• 4. Inventus Analysis Workflow Validate by Wetlab Experiments Design & Conduct Study Identify Gene Pathway of Interest Commons NCBI Study Mutation & Expression COSMIC BioGPS Figure 1 through data propagation. The typical analysis To demonstrate the utility of Inventus, we queried workflow is depicted in Figure 1. for gene TP53, a well-studied tumor suppressor gene. The default EntrezGene plug-in displays As the next step, we investigated existing open the basic functional information about TP53. The integration platforms like Life Science Grid (LSG) mutation plug-in displays mutation data for TP53 and cancer Biomedical Informatics Grid (caBIG). from COSMIC summarizing the mutations studied/ We built Inventus using LSG because it provided identified in various cancer types (see Figure 2). the necessary minimal information technology The scientist is quickly able to understand that framework. We developed the following plug-ins TP53 is frequently mutated in a wide variety of for Inventus: cancers. The BioGPS plug-in displays the gene expression data from the Novartis gene expression • Web services-based pathway data from atlas and shows TP53 to be under-expressed (see Pathway Commons. Figure 3). The above data quickly highlights to the • Access to mutation data fromept:
Investigation
of
Gene
TP53 COSMIC. scientist that TP53 could be involved in cancer. • Web services-based gene annotation informa- tion from NCBI EntrezGene. The pathway plug-in from Pathway Commonstation displays all the pathways that TP53 participatesws the general known • Portal-based data access to BioGPS.org for (see Figure 4). One can observe that TP53 isP53 like aliases, functional gene expression. involved in cell cycle pathways. Launching thesomal location etc • Cytoscape for visualizing pathways. pathway in Cytoscape allows the scientist to further understand the interacting partnersderstands that TP53 is a 
 Mutation Gene Expression Proof
of
Concept:
Investigation
of
Gene
TP53 Step 3: Gene Expression • Actionws the mutations studied in • Scientist views the gene expression dataata sources like COSMIC. from public data sources like Novartis Gene Atlas.tices that TP53 is frequently • Inferencecancer types. • Scientist notices that TP53 could be lowly expressed in cancer tissues. • Step 4: Pathways Figure 2 • Action Figure 3s Confidential • Scientist views the pathways that TP53 is involved from public pathway data sources like Pathway Commons. cognizant 20-20 insights 4 • Inference • Scientist notices that TP53 is involved in various cell cycle pathways.
  • 5. 
 
 Integration
with
Other
Tools Integration
with
Other
Tools Pathway Cytoscape View View Pathways in Cytoscape View Pathways in Cytoscape Scientist analyses the the pathwayscytoscape to understand the the Scientist analyses pathways inFigure 5 Figure 4 in cytoscape to understand interacting partners of TP53. interacting partners of TP53. of TP53 and use network analysis tools within Seizing Target Identification Cytoscape to better understand TP53’s role in Opportunities, Better Understanding pathways and disease (see Figure 5). In cases Disease Mechanism of a protein like TP53, pathway analysis plays We are committed to helping pharmaceutical an ©2010, Cognizant Technology in the discovery process | important roleTechnology Solutions | ©2010, Cognizant Solutions Confidential Confidential companies overcome the challenges posed by because tumor suppressors have been difficult vast and growing quantities of biological data to to reactivate using external intervention. Such seize the opportunities contained within that data. proteins may not pose as targets themselves but Drawing on our deep biopharma expertise and the downstream or upstream interacting partners experience, we take the initiative in developing could be potential targets. solutions to industry issues. The above example provides a glimpse of how To learn more about our solutions for integrat- the solution is useful to discovery scientists, who ing biological data for true insight generation and analyze high-throughput data sets and develop target identification and validation, contact us at a list with genes of interest to prioritize for inquiry@cognizant.com. additional individual exploration. Footnotes * refers to the study of biological systems; includes genomics (DNA), proteomics (Proteins), metabolomics (Small Molecules) etc. 1 aCGH — array comparative genomic hybridization 2 siRNA — small inhibitory RNA 3 miRNA — micro RNA References NCBI GEO: archive for functional genomics data sets — 10 years on. Tanya Barrett et al Nucleic Acids Research Advance Access published November 21, 2010 LSG Sourceforge: http://sourceforge.net/projects/lsg/ The Cancer Biomedical Informatics Grid (caBIG Fenstermacher D, Street C, McSherry T, Nayak V, Overby C, Feldman M. . Conf Proc IEEE Eng Med Biol Soc. 2005;1:743. cognizant 20-20 insights 5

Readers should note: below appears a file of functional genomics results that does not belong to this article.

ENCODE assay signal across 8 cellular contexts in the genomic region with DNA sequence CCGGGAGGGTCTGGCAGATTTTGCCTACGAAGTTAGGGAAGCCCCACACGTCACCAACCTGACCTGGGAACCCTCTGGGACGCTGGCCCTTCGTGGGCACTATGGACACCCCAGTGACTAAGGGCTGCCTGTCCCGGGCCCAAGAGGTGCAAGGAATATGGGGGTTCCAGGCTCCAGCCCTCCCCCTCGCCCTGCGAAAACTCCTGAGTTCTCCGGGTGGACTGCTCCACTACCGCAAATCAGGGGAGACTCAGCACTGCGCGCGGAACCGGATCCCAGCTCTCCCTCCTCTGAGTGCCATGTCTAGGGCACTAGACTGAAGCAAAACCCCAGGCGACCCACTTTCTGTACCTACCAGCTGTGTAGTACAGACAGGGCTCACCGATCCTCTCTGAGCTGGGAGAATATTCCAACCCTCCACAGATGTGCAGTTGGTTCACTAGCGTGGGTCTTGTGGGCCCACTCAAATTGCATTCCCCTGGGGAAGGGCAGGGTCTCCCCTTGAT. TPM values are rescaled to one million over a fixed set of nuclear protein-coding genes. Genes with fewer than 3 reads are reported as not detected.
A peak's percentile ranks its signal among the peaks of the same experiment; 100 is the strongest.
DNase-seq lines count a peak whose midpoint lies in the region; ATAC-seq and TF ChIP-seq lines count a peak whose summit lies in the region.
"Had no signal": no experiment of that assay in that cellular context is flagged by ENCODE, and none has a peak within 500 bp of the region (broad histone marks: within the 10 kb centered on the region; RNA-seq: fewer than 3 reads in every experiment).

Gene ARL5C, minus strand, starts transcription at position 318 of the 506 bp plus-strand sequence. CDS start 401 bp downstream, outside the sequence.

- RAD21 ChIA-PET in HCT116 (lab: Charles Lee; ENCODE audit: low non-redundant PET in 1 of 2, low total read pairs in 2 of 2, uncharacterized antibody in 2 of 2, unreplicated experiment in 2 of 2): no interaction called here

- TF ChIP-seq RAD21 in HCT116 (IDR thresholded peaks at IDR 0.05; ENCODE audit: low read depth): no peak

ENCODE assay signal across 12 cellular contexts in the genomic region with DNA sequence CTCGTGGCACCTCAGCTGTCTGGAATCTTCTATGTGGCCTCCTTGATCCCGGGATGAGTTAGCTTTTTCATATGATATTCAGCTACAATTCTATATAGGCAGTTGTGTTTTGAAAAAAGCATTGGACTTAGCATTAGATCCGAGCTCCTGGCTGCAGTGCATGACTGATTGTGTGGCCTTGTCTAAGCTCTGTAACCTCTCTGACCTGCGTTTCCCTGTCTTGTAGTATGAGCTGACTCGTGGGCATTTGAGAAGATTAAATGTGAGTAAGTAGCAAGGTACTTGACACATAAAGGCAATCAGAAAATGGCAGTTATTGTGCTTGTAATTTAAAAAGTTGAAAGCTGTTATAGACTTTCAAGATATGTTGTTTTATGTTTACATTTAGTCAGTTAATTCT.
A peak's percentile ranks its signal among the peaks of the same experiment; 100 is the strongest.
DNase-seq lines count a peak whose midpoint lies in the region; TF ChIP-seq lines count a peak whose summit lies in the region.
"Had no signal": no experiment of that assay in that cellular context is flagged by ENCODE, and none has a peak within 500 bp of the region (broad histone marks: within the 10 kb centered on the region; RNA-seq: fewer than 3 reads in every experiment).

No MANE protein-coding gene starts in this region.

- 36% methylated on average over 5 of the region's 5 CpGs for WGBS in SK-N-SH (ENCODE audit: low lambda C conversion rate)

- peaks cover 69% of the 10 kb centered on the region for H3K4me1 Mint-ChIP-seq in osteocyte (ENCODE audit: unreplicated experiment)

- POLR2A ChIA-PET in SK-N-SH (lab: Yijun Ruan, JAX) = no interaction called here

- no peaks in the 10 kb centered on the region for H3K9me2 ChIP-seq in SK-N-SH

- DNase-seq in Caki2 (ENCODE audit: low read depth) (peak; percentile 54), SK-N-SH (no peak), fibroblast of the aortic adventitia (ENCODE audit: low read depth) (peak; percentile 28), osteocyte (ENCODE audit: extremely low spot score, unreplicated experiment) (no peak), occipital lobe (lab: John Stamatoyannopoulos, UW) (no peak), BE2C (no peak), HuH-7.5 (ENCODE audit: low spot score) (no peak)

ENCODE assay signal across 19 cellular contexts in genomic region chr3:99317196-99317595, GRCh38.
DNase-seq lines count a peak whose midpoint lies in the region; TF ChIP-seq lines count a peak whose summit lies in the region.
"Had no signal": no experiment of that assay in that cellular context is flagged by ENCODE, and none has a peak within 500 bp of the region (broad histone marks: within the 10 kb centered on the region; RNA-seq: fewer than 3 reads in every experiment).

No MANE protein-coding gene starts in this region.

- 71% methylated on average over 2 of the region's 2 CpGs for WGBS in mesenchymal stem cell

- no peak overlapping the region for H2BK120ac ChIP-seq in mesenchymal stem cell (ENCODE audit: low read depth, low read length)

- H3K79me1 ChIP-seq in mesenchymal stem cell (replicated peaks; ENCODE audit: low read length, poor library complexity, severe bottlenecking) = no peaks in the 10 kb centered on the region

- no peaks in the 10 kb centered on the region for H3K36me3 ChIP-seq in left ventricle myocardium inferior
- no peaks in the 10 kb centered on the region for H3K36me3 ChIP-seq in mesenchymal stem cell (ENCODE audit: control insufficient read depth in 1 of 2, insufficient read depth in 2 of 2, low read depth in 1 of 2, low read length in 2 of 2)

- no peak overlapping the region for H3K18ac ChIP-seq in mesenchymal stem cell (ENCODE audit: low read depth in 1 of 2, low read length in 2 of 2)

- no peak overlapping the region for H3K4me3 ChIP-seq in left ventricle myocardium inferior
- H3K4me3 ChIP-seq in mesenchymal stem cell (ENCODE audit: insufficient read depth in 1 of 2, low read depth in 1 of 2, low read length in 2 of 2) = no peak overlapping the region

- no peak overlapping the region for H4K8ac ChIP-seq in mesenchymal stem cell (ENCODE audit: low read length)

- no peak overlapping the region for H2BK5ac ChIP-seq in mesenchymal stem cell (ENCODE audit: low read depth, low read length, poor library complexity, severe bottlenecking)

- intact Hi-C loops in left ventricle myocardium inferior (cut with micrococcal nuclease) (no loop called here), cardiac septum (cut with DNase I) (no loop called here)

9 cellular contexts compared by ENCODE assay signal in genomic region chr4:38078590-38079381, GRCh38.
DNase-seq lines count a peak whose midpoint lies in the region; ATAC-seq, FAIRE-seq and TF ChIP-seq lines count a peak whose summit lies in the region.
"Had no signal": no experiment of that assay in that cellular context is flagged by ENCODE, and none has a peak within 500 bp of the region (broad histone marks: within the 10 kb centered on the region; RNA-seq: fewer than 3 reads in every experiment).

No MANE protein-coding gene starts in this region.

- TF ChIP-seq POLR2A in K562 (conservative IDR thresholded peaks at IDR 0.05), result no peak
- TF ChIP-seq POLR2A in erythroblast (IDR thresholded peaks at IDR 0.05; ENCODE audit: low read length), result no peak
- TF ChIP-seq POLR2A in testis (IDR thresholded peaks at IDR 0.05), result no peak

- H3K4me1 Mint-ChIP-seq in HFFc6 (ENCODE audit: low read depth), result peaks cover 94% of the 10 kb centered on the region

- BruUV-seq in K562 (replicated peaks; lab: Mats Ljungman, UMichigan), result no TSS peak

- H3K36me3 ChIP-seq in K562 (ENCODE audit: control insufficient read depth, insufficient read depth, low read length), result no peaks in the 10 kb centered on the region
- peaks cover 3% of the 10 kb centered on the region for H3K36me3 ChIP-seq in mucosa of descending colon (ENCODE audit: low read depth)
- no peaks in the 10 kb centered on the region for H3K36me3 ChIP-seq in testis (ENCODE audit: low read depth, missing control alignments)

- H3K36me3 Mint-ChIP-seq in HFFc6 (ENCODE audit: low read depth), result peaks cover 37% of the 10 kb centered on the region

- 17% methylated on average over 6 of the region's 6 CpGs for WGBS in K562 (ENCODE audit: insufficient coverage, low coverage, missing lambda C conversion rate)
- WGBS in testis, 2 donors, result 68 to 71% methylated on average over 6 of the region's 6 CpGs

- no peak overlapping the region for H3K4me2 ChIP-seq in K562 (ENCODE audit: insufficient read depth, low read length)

• 6. cPath: open source software for collecting, storing and querying biological pathways. Cerami EG et alBMC Bioinformatics. 2006 Nov 13;7:497.COSMIC (the Catalogue of Somatic Mutations in Cancer): a resource to investigate acquired mutations inhuman cancer. Forbes SA et al Nucleic Acids Res. 2010 Jan;38 (Database issue)BioGPS: an extensible and customizable portal for querying and organizing gene annotation resources.Chunlei Wu et al. Genome Biology 2009 Nov; 10(11)Cytoscape: a community-based framework for network modeling. Killcoyne S et al Methods Mol Biol.2009;563:219-39.http://www.mged.org/Workgroups/MIAME/miame_2.0.htmlAbout the AuthorsG.D Mahesh Kumar is a Consulting Manager in Cognizant’s Discovery Informatics Center of Excellencelocated in Sweden. He has over seven years of experience working in drug discovery in the pharma andbioinformatics industries. Mahesh’s core skills include bioinformatics, biological data management andresearch projects management. He has presented at international conferences and currently managesprojects and client relationships with European pharma clients. Mahesh holds a master’s degree in bio-technology from Goa University, Goa, and has been a Project Management Institute member since 2006.He can be reached at Maheshkumar.g.d@cognizant.com.Raghuraman Krishnamurthy is a Chief Architect in Cognizant’s Life Sciences Business Unit’s TechnologyConsulting Group. Raghu’s core skills include enterprise architecture, data, SOA, mobility applicationand convergence of technologies. He has worked with several major pharmaceuticals in envisioning andleading transformational initiatives, has presented papers at numerous conferences and was recentlynamed a senior member of the prestigious Association of Computing Machinery (ACM). Raghu holds amaster’s degree from the Indian Institute of Technology, Mumbai, and is a TOGAF-certified enterprisearchitect. He can be reached at Raghuraman.krishnamurthy2@cognizant.com.Sowmyanarayan Srinivasan heads Cognizant’s Discovery Informatics Center of Excellence. He has spentover a decade focusing on building business solutions across the spectrum of discovery informatics.Sowmya has worked with leading biopharma organizations to design solutions and consult on theirtransformation initiatives. He has also helped to establish the Bangalore/India chapter of EPPIC Global(Enterprising Pharmaceutical Professionals from the Indian subcontinent) in early 2000. Sowmya holdsa bachelor’s degree in engineering and master’s degree in business administration. He can be reachedat Sowmyanarayan.srinivasan@cognizant.com.About CognizantCognizant (NASDAQ: CTSH) is a leading provider of information technology, consulting, and business process out-sourcing services, dedicated to helping the world’s leading companies build stronger businesses. Headquartered inTeaneck, New Jersey (U.S.), Cognizant combines a passion for client satisfaction, technology innovation, deep industryand business process expertise, and a global, collaborative workforce that embodies the future of work. With over 50delivery centers worldwide and approximately 118,000 employees as of June 30, 2011, Cognizant is a member of theNASDAQ-100, the S&P 500, the Forbes Global 2000, and the Fortune 500 and is ranked among the top performing andfastest growing companies in the world. Visit us online at www.cognizant.com or follow us on Twitter: Cognizant. World Headquarters European Headquarters India Operations Headquarters 500 Frank W. Burr Blvd. 1 Kingdom Street #5/535, Old Mahabalipuram Road Teaneck, NJ 07666 USA Paddington Central Okkiyam Pettai, Thoraipakkam Phone: +1 201 801 0233 London W2 6BD Chennai, 600 096 India Fax: +1 201 801 0243 Phone: +44 (0) 20 7297 7600 Phone: +91 (0) 44 4209 6000 Toll Free: +1 888 937 3277 Fax: +44 (0) 20 7121 0102 Fax: +91 (0) 44 4209 6060 Email: inquiry@cognizant.com Email: infouk@cognizant.com Email: inquiryindia@cognizant.com© Copyright 2011, Cognizant. All rights reserved. No part of this document may be reproduced, stored in a retrieval system, transmitted in any form or by anymeans, electronic, mechanical, photocopying, recording, or otherwise, without the express written permission from Cognizant. The information contained herein issubject to change without notice. All other trademarks mentioned herein are the property of their respective owners.